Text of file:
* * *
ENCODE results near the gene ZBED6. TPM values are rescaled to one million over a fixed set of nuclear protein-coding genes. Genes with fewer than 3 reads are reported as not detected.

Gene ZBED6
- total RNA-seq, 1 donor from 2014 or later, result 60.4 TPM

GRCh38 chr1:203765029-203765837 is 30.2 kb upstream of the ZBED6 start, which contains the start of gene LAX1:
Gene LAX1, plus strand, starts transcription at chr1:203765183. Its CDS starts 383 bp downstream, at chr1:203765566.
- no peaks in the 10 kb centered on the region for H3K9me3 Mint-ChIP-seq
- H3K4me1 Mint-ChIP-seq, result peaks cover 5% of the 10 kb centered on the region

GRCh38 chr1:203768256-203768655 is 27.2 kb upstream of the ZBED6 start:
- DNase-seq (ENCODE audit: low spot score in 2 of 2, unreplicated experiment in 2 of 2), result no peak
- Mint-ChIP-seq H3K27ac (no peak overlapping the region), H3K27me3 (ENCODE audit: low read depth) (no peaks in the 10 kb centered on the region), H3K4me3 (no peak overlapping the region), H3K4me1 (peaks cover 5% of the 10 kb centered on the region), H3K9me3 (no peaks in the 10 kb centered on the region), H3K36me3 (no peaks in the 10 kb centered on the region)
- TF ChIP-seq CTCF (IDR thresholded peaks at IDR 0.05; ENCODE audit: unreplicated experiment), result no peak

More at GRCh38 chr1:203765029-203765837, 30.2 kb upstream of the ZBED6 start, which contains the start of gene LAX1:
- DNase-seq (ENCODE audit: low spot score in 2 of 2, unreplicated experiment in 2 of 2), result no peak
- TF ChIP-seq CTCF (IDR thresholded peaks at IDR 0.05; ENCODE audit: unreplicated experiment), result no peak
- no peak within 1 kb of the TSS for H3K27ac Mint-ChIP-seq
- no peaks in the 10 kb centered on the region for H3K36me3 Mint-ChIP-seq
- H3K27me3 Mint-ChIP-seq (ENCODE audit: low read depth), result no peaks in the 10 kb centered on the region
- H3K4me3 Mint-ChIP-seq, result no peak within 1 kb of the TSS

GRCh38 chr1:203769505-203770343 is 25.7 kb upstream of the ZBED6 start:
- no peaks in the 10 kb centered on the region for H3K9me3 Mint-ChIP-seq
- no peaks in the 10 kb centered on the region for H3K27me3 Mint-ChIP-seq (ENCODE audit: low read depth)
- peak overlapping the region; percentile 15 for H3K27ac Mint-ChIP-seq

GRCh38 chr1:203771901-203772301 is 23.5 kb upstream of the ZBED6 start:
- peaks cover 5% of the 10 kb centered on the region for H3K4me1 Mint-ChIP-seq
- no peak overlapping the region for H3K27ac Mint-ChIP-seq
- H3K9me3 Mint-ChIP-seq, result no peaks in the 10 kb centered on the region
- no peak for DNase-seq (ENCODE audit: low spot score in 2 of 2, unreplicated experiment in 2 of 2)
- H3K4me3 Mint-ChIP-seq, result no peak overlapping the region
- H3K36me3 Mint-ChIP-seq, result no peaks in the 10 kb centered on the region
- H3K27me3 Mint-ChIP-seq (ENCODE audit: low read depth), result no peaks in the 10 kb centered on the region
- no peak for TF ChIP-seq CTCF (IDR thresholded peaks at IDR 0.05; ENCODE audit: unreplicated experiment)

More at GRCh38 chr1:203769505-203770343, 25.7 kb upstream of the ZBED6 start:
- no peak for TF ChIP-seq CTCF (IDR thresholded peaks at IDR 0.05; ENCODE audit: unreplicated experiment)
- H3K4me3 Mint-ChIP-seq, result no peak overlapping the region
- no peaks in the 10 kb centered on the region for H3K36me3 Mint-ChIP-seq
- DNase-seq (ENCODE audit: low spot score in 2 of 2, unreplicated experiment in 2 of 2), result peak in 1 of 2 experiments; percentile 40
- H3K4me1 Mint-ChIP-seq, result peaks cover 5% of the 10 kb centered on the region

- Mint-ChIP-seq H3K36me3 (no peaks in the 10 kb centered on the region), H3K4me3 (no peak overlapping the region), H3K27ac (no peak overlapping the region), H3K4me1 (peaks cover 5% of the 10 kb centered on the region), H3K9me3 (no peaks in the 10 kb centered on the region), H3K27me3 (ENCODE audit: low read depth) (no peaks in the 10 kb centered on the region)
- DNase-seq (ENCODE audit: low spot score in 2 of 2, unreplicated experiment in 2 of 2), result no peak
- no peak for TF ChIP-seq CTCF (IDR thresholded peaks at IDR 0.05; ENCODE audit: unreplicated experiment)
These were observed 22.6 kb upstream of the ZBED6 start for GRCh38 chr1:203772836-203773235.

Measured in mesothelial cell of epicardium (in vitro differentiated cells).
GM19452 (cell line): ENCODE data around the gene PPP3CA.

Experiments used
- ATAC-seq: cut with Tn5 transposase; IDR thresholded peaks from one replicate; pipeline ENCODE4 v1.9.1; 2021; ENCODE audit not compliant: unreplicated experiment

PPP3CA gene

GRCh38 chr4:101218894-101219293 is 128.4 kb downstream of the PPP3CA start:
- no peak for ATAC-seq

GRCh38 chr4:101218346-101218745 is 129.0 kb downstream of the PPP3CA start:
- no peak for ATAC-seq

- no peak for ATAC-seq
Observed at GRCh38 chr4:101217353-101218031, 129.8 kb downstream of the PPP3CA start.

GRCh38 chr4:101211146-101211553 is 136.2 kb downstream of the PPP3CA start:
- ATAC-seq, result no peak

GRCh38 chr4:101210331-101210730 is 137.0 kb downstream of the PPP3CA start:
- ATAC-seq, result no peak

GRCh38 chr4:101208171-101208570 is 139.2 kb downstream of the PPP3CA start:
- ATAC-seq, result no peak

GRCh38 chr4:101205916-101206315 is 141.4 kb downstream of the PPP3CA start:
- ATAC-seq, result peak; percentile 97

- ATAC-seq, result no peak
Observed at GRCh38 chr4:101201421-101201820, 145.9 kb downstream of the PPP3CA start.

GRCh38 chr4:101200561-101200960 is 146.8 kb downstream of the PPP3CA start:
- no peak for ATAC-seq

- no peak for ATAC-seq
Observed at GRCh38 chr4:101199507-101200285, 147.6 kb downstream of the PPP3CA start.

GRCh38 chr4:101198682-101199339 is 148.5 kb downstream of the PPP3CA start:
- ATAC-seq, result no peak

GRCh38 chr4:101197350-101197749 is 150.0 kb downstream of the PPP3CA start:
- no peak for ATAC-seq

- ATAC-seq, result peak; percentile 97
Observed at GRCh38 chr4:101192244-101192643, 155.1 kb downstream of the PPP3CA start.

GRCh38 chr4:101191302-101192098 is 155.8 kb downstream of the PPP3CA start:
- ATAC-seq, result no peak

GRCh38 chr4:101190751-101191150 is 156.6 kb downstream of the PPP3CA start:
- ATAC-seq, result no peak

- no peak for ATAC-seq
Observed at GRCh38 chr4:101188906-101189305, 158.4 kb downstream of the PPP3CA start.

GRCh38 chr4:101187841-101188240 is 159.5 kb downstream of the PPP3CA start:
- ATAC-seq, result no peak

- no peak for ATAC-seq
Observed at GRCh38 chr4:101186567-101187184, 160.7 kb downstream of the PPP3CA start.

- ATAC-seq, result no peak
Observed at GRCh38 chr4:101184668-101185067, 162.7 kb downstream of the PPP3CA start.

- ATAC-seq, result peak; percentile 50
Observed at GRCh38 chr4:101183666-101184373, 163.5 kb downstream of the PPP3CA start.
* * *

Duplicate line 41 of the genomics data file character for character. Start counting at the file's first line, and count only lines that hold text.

These were observed 22.6 kb upstream of the ZBED6 start for GRCh38 chr1:203772836-203773235.